Book Review: The Haunting of the Crowford Hoy (The Ghosts of Crowford Book #5)

Title: The Haunting of the Crowford Hoy (The Ghosts of Crowford Book #5)
Author: Amy Cross
Genre: Horror, Ghosts
Rating: 4,5 stars
Purchase: Amazon

The year is 1984, and Sally Cooper arrives in Crowford with her desperately ill son Tommy. Having secured a job in one of the local pubs, Sally hopes to start a new life, but tragedy soon strikes and she’s left clinging to the hope that her son’s ghost will appear.

As the months roll past, Sally begins to give up hope, until one day a friend makes a shocking suggestion. If the spirits of the Crowford Hoy refuse to show themselves, is it time to do something that might catch their attention? Although she’s reluctant at first, Sally soon comes around to the idea, but she has no idea of the dangers that are waiting to be unleashed in the pub’s darkest shadows.

What happened to Annie Ashton, the girl who disappeared from the pub many years ago? Why is the spirit of Mildred Weaver out for revenge? And once a connection to the undead has been opened, can Sally ever hope to force it shut again?

The Haunting of the Crowford Hoy is the fifth book in the Ghosts of Crowford series. Each book is a standalone story, and there’s no need to read them in any particular order.

My reviews of previous books in the series:

Like the other books in the series, The Haunting of the Crowford Hoy can be read as a stand-alone. It features different characters than the other books, and the only common denominator is that all these books are set in the fictional town of Crowford, where there are more ghosts than people (it seems) and where its inhabitants have already been subjected to every possible terror known to mankind.

Sally moved to Crowford in 1984 along with her son Tommy, who unfortunately is very ill. When Tommy passes away, Sally is desperate to communicate with his spirit, but she seems to be the only person in Crowford who has trouble running into any ghosts whatsoever – even the famous ghosts of the Crowford Hoy refuse to appear. But when Sally makes a foolhardy decision to see the ghosts of the Crowford Hoy, she has no idea what she signed up for.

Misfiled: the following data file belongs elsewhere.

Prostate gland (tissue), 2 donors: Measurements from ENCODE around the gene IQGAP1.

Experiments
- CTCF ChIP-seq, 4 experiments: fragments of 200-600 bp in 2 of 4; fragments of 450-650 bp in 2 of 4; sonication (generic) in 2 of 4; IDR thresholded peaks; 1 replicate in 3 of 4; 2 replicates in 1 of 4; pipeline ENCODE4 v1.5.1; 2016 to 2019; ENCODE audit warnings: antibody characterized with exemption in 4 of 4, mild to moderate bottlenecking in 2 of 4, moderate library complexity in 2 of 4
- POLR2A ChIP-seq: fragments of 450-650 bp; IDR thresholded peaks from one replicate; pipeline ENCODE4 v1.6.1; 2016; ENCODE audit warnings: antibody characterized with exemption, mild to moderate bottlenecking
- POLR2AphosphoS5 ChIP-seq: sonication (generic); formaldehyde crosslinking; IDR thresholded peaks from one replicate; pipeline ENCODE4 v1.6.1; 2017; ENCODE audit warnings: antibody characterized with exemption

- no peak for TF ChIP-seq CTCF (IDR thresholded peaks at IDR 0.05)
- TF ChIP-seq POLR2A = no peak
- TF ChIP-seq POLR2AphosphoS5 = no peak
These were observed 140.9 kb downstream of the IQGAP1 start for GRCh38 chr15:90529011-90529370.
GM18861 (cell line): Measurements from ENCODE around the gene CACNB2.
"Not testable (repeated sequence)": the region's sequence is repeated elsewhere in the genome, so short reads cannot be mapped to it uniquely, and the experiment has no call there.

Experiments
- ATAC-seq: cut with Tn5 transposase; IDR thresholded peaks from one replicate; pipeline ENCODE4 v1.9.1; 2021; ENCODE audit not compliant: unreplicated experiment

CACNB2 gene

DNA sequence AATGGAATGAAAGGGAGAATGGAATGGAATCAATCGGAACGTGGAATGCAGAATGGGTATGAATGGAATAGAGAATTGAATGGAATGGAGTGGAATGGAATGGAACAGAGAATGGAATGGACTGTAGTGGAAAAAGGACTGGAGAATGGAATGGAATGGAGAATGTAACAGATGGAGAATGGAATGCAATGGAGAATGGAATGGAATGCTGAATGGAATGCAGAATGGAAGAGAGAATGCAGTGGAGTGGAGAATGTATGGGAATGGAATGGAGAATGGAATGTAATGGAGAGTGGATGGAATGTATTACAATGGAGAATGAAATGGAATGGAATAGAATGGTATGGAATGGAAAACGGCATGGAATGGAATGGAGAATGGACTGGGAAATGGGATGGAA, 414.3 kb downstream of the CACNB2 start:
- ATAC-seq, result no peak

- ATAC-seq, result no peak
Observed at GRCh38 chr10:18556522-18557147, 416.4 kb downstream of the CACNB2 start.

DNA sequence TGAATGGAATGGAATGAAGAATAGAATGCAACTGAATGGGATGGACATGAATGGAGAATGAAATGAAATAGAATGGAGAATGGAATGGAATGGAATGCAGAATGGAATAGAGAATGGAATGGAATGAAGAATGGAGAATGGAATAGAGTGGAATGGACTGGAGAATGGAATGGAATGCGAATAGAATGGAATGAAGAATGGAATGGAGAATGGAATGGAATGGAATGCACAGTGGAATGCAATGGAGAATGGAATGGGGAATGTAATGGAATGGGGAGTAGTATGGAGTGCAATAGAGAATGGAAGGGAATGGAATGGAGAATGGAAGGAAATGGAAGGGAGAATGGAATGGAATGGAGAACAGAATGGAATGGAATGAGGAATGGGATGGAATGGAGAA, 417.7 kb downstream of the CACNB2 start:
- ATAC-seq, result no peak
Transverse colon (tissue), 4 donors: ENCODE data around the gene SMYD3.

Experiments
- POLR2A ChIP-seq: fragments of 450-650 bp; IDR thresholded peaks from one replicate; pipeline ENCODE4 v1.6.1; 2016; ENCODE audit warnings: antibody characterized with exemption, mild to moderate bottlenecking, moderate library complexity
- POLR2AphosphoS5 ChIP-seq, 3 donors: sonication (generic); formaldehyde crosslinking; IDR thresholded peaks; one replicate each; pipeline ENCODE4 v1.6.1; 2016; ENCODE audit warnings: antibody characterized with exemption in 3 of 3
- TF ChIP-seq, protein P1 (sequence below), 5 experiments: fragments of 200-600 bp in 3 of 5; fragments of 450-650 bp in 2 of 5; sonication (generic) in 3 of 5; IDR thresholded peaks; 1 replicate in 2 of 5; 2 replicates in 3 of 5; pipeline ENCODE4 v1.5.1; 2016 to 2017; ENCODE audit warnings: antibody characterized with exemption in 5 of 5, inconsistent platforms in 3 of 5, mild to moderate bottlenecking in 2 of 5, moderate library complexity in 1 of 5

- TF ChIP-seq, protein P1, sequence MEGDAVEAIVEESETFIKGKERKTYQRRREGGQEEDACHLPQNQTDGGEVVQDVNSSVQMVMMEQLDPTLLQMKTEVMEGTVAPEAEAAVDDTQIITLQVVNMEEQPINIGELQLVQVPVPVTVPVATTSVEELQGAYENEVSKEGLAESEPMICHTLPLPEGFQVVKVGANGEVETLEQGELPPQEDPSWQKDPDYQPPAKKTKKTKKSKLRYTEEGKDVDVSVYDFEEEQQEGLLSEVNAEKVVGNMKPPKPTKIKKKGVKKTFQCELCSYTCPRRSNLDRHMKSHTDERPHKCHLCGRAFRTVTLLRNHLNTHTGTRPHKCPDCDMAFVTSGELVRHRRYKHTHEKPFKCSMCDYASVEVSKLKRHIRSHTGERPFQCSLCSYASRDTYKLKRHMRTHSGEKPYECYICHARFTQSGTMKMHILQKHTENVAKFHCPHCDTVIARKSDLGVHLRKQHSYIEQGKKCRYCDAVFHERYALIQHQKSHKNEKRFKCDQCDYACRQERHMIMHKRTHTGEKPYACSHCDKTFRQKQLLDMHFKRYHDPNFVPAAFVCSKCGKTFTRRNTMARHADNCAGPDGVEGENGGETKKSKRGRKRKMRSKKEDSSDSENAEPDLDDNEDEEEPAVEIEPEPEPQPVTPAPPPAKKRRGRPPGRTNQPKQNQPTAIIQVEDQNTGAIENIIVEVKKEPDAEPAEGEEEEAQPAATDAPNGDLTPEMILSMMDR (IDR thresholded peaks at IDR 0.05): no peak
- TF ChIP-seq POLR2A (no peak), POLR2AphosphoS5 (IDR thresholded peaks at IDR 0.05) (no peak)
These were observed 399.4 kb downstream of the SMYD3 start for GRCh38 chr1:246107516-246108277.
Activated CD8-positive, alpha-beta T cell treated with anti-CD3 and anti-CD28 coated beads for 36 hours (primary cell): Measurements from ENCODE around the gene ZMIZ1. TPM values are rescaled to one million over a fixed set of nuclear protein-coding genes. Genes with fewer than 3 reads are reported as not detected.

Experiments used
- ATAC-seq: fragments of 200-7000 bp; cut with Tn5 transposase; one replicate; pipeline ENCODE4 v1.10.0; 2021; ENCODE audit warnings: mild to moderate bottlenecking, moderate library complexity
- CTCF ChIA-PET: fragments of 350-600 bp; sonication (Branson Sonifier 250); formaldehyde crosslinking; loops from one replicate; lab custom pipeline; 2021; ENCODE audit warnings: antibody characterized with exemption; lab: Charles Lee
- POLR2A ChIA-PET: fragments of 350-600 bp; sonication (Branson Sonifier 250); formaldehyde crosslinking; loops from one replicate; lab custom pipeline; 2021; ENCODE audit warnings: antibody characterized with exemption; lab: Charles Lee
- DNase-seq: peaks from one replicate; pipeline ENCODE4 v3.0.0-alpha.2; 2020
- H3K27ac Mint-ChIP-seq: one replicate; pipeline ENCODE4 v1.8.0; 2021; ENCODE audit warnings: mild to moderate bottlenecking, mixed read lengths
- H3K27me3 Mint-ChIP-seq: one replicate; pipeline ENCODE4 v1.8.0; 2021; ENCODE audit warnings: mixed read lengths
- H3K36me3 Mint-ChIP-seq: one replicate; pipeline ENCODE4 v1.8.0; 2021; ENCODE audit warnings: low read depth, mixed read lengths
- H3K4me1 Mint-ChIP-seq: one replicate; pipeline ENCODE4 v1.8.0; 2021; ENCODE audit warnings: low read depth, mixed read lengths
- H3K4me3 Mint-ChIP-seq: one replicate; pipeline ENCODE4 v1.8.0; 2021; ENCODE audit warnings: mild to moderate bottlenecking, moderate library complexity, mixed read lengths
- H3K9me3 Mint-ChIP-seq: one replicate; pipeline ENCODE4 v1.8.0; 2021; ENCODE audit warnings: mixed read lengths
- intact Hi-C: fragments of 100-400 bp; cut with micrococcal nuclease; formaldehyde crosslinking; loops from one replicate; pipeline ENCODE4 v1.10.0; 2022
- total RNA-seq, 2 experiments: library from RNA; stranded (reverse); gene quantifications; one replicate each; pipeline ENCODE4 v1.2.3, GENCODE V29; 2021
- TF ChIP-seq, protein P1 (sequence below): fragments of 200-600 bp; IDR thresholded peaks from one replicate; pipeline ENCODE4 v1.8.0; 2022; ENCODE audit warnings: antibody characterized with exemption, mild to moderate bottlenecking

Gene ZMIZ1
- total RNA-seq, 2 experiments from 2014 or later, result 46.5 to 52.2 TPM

It’s a good story, with some unexpected twists, and it definitely shows that you shouldn’t interfere with powers you don’t understand. The only downside, like with some of the other books by this author, is that there are sometimes continuity errors. For example, names being mixed-up. I understand it happens and Amy Cross is an indie author who writes a lot of new books each year – and I’m thankful for that, as I insta-buy and read most of them – but it can be a bit confusing when reading. A proofreading session for each book would be a good idea, I think.

Either way, like the other books in this series, it has a solid plot, the characters are flawed, and the pacing is so fast I flew through the pages. On to the next Crowford adventure.

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